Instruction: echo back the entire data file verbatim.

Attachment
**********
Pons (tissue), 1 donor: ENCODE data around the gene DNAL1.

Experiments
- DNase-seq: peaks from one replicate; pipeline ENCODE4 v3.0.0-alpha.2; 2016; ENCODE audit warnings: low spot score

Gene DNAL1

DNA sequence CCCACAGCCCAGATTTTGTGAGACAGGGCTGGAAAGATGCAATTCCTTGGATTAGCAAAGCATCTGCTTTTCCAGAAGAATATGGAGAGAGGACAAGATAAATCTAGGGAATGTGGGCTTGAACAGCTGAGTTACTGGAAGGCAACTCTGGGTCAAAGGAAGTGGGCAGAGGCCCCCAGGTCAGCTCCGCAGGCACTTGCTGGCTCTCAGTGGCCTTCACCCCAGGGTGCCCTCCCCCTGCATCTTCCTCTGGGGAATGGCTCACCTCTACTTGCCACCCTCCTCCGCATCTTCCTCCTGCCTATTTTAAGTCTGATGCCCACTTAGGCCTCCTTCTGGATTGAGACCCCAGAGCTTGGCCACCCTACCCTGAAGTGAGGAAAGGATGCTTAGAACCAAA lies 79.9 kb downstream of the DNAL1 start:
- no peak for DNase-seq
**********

Pons (tissue), 1 donor: ENCODE data around the gene DNAL1.

Experiments
- DNase-seq: peaks from one replicate; pipeline ENCODE4 v3.0.0-alpha.2; 2016; ENCODE audit warnings: low spot score

Gene DNAL1

DNA sequence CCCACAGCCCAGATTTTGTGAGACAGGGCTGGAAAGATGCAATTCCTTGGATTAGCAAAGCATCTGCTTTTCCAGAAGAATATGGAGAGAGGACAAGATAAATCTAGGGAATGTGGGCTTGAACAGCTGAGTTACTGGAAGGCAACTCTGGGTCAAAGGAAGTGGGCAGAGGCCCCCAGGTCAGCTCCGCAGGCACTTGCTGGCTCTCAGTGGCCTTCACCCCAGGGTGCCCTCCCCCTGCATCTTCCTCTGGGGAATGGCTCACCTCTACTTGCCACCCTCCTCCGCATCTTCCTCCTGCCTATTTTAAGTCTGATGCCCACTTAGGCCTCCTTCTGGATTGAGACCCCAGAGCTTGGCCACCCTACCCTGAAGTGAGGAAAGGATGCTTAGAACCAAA lies 79.9 kb downstream of the DNAL1 start:
- no peak for DNase-seq